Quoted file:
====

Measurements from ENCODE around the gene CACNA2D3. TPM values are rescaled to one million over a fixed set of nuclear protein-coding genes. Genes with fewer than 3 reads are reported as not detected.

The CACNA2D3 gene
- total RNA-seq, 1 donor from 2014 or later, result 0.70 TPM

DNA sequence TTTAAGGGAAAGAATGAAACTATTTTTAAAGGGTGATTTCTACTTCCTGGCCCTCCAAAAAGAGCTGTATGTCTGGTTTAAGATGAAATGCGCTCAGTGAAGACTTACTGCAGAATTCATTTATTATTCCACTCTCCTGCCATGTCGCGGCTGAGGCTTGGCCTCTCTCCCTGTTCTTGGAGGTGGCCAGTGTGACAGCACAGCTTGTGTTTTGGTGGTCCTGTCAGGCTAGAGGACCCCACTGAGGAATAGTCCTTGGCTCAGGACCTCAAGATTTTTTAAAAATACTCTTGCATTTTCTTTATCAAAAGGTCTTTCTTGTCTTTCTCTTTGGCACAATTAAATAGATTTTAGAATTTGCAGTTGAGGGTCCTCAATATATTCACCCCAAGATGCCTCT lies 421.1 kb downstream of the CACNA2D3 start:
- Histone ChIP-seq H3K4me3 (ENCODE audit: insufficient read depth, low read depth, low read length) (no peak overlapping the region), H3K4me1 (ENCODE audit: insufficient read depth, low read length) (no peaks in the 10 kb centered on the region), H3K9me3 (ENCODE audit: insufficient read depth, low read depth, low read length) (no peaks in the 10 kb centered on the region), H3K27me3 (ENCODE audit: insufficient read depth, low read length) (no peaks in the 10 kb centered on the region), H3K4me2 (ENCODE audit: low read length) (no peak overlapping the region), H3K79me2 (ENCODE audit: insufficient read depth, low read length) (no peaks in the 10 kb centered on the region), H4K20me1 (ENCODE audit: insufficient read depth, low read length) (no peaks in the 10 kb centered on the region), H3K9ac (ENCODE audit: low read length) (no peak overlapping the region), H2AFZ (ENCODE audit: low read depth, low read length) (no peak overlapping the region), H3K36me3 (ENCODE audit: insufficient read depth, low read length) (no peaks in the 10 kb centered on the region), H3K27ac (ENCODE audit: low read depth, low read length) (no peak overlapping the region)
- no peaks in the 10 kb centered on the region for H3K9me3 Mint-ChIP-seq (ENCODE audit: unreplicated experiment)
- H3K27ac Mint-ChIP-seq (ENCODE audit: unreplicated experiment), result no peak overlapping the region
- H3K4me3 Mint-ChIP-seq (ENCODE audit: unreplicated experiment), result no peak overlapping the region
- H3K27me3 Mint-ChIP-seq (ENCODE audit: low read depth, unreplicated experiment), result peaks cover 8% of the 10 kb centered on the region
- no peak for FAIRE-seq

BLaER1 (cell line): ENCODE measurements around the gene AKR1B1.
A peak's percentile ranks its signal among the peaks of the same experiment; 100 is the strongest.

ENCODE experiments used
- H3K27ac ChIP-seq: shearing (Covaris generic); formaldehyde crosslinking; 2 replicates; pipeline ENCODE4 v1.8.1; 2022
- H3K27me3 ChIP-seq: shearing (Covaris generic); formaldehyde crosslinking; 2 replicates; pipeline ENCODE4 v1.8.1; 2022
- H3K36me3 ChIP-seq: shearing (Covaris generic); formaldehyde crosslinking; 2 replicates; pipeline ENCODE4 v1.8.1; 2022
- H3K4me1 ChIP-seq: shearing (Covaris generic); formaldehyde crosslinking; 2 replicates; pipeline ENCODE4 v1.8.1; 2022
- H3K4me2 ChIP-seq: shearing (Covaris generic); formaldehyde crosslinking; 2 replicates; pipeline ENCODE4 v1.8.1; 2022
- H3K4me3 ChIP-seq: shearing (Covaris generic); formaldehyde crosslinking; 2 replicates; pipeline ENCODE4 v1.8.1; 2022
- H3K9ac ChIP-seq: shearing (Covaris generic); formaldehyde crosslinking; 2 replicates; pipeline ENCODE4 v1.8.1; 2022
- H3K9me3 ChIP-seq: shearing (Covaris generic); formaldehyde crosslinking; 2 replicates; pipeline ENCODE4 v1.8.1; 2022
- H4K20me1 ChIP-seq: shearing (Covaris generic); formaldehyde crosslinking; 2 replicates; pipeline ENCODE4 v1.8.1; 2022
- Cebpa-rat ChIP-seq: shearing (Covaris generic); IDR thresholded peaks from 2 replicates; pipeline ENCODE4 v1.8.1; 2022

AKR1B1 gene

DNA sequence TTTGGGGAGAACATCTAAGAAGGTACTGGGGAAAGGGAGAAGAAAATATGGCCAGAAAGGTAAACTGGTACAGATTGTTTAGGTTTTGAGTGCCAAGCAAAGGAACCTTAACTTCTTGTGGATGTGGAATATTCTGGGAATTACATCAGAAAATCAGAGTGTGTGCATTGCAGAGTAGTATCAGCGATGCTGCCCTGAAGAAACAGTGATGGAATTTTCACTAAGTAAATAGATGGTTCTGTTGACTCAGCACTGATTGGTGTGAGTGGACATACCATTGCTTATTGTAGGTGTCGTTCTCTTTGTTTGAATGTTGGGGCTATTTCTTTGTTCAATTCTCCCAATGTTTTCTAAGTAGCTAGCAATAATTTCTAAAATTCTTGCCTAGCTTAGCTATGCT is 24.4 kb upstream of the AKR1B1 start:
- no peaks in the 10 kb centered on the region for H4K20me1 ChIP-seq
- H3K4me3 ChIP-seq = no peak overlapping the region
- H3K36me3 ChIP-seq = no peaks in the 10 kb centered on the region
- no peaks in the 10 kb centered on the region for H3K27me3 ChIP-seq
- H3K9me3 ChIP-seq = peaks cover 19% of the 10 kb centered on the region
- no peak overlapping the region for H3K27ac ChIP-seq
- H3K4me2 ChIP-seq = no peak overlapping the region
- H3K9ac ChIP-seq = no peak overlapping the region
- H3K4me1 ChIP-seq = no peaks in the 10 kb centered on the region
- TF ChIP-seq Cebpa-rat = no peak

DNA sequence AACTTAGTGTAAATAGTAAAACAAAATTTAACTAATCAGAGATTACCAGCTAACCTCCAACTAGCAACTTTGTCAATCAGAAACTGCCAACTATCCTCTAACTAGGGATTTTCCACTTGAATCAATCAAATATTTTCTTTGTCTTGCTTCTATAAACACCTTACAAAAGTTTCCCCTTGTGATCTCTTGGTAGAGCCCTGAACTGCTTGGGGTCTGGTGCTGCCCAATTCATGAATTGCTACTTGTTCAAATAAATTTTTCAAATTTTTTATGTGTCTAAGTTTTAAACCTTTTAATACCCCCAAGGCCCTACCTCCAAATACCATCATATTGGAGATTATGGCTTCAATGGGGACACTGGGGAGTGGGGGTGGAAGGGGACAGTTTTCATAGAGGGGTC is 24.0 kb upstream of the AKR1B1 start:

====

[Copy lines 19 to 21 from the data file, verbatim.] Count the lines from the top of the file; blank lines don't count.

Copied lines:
- H3K4me3 ChIP-seq: shearing (Covaris generic); formaldehyde crosslinking; 2 replicates; pipeline ENCODE4 v1.8.1; 2022
- H3K9ac ChIP-seq: shearing (Covaris generic); formaldehyde crosslinking; 2 replicates; pipeline ENCODE4 v1.8.1; 2022
- H3K9me3 ChIP-seq: shearing (Covaris generic); formaldehyde crosslinking; 2 replicates; pipeline ENCODE4 v1.8.1; 2022